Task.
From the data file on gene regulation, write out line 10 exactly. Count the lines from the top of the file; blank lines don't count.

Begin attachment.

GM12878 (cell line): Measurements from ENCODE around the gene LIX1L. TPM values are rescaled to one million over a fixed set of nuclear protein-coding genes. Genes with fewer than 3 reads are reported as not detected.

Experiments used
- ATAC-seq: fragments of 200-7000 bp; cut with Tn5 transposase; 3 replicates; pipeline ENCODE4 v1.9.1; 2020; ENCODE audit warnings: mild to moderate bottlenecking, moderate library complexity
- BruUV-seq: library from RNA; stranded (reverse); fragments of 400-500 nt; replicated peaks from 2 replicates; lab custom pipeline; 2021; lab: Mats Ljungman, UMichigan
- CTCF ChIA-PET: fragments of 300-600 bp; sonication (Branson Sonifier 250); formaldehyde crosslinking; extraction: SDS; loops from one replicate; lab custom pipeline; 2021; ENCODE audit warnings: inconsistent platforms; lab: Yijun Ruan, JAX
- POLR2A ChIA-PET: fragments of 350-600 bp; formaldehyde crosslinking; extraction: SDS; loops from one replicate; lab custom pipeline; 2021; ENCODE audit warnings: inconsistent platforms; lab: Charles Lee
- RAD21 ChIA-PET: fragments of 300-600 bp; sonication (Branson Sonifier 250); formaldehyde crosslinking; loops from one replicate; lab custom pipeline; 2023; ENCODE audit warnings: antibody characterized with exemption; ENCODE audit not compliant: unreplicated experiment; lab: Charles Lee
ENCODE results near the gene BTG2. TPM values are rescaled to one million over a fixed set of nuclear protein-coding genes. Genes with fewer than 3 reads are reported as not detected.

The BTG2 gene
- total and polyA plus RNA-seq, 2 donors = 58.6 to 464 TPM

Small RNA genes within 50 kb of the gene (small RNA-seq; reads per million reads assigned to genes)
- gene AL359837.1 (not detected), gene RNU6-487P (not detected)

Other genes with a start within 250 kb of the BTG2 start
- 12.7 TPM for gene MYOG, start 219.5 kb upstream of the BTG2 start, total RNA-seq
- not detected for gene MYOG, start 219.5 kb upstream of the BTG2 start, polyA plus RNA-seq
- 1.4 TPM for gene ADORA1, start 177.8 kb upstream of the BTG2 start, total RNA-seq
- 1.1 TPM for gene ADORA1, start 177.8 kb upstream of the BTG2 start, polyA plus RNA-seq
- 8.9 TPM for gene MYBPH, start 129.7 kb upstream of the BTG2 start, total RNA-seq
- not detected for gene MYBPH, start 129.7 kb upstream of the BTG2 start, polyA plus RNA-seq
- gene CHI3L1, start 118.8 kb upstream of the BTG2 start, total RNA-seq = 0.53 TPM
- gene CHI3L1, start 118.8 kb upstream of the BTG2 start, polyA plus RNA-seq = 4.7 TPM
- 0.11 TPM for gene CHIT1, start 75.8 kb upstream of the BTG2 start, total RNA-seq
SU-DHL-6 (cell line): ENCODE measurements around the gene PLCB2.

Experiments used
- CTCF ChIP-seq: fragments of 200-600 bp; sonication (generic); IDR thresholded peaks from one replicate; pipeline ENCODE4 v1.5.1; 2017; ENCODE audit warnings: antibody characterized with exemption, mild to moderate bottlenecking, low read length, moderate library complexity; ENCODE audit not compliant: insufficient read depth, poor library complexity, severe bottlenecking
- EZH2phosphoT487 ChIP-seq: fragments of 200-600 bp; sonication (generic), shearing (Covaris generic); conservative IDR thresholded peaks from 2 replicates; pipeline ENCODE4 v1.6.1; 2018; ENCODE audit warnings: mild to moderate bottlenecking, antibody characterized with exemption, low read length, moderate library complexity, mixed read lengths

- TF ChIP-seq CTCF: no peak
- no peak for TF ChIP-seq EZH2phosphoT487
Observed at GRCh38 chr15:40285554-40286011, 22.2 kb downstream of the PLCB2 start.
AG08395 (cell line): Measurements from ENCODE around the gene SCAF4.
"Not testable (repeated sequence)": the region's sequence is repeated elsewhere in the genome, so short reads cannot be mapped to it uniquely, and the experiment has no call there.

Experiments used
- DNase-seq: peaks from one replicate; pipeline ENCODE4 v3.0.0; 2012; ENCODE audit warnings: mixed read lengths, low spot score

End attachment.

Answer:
- total and polyA plus RNA-seq, 2 donors = 58.6 to 464 TPM